Boo Catcher

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Introduction: Boo Catcher

About: Maker Dad.

I started this project to teach my daughter to learn python and how to do some woodworking. We all know 2020 COVID19 has really put a strain on normal life. Now that Halloween is upon us and the pandemic situation is not abated enough for us to have a normal Halloween we came up with this. "Booing" is a thing in our area where friends leave treats and ring the doorbell. Kind of like a reverse trick or treating. We came up with having a Halloween prop that would act as a prop and provide proof as to who "Boo'ed" us. (Also we attempt to scare the boo'ers!) We caught quite a few kids "booing us" however I do not have permission to upload their photos to the internet. The videos above volume were set to about 30% for testing however on the week before Halloween we cranked it up to 100% and the kids freaked out! I hope you enjoy our project as much as we did making it. Now onto the Boo Catcher!

Features:

  • Camera to take pictures of the kids booing us.
  • Motion-activated.
  • Scheduler code to only activate between settable hours.
  • Linear actuator that opens and closes the coffin lid.
  • Weather checking API to make sure its not raining so coffin does not run the open/close code.
  • LEDs strip for custom light scenes.
  • Fully written in Python3.
  • Outdoor marine grade speakers that can play custom mp3's.
  • Fully modular object-oriented code.
  • Webserver that displays motion-activated captured images via any browser.

Supplies

Links are not working for me in this section so I have and up to date document with links to supplies needed.

https://docs.google.com/document/d/1-NF_l4xbm9ALQFXmyTEKfUu9ZaDDdL8WGo09SA1Isyg/edit?usp=sharing

  • 25x 1x4 pine lumber
  • Wood glue Biscuits (if using a jointer)
  • Raspberry Pi 4 (any model really, I used a 4) -
  • 2-3 LED WS2811 Strips Raspberry Pi-EZ Connect Cape (Optional but makes life much easier)
  • Linear Actuator - This is the one I used but it was expensive and very loud. Might look for a different one?
  • Raspberrypi Relay Cape - This is to control the coffin opening and closing Misc wire, I used Cat-4 because it was on hand.
  • Terminal Blocks - Acts as junctions for ground, 12v and 5v rails. Cleans up wiring and are really great.
  • Raspberry Pi Camera Extension Cable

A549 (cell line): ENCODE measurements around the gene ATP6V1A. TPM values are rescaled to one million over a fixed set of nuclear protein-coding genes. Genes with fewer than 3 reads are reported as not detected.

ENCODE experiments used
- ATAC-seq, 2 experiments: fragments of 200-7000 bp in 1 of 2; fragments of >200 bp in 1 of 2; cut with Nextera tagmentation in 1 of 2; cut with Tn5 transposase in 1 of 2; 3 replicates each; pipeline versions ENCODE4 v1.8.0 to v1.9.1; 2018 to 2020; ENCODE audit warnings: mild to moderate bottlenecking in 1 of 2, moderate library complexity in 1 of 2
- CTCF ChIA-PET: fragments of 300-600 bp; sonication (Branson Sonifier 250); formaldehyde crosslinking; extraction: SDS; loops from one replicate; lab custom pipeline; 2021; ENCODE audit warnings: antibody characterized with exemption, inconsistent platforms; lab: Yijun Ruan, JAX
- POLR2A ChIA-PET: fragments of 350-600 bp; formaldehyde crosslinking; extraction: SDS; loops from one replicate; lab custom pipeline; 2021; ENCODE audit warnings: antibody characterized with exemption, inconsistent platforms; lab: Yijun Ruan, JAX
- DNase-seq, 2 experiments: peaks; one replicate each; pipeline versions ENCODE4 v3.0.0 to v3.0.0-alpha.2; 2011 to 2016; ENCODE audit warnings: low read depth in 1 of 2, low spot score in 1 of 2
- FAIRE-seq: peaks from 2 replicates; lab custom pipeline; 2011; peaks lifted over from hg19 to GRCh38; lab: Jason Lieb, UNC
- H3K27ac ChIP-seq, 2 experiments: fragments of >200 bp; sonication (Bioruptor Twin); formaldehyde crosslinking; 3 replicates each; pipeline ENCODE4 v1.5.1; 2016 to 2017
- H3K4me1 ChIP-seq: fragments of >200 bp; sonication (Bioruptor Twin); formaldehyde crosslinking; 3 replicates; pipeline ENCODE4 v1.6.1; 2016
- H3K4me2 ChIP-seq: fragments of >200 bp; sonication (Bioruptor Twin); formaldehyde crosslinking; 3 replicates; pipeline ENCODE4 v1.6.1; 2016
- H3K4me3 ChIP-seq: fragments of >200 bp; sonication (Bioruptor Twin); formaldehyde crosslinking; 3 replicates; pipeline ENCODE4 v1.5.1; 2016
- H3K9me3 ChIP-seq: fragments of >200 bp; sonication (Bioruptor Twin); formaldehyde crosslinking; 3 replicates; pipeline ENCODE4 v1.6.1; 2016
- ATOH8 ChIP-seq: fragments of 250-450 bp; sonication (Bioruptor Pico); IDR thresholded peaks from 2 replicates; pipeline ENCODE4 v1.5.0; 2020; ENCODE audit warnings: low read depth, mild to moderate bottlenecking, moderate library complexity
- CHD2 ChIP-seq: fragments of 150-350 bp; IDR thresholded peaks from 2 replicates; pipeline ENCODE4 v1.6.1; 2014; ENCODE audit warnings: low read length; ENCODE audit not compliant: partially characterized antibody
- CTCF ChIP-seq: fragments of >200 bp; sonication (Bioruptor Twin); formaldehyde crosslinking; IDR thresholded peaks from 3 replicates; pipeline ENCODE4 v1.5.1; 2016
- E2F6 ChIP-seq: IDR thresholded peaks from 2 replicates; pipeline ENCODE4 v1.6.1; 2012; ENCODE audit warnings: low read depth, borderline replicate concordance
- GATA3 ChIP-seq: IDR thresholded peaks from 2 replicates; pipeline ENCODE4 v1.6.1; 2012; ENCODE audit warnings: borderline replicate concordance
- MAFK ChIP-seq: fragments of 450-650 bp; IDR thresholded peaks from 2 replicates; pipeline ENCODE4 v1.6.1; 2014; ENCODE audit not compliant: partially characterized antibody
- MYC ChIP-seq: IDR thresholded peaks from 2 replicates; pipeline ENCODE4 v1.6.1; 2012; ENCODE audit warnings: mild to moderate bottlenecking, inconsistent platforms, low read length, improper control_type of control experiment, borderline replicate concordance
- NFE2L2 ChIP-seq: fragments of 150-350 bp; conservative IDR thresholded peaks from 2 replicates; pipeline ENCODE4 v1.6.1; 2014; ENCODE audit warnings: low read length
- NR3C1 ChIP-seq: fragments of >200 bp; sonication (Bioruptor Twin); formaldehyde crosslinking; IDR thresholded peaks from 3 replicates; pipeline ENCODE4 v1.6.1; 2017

• Panel mounting male AC plug - If you are going to build the AC in the bottom of the coffin as I did this is the input to use.
  • Speaker Amp Outdoor
  • Speakers Analog Audio Input Cable
  • Misc Speaker Cable
  • Generic USB sound card

Step 1: Build the Coffin

I found some plans in an online forum that provided a PDF on some simple plans (angles cuts etc) on how to make a coffin. We used these plans as a starting point for our project. I did not create these but they were really good. (They were created by Jason Becker in 2016 and you can download his work here) These plans were for a coffin that is a bit different than what we had planned (you know moving, lighting, and cameras, etc).

If you have a miter saw it really helps with this process as you need to cut the ends of the boards to specific angles so they all line up to make a coffin shape.

I started out by getting 1x4's of pine from a big box lumber store. All of the supplies are listed in the PDF's above but I would get a few extras (21 is needed but get 25 for a little bit of room for mistakes). I have some photos of the process but it's pretty self-explanatory. Just look at the plans and cut the angles.

I did change a few things. I have a biscuit joiner and though I would use it to make the coffin a bit stronger. However, it was more likely over-engineering. I also put some braces in (see picture above) that would help stiffen up the coffin since I knew I was going to be having it stand upright in the yard. For the top and bottom, I just glued together the boards, put in the biscuits, and clamped them together to dry. After I had a top and bottom made up. I started assembling the frame on top of the coffin bottom (as seen in pictures). This gave me a workbench and an idea of placement.

When assembling the mitered edges of the frame I used glue and a brad nailer to help with the process. However, I suspect it was not really needed. Finally, once the frame was built to my liking I then positioned the frame in the center of the "table" and traced the outline of the coffin to be cut out. Don't go right up against the edge give yourself a little room. If it's too small that is bad news. However, if it's too big this is pine and easily sandable. Then I took a straight edge and a circular saw and use it to cut out the top (and bottom same process). It's finally looking like a coffin! Also, get your kids to do the bulk of the sanding!

If you have any questions let me know in the comments.

Step 2: Coffin Lid Design

For this part, I used a large format CNC and some runes design I found online to do a cut out on the top. This is totally optional and was quite a mess, to be honest. I am going to tell you how I made the top and then tell you how you should avoid all of my mistakes! With making comes mistakes.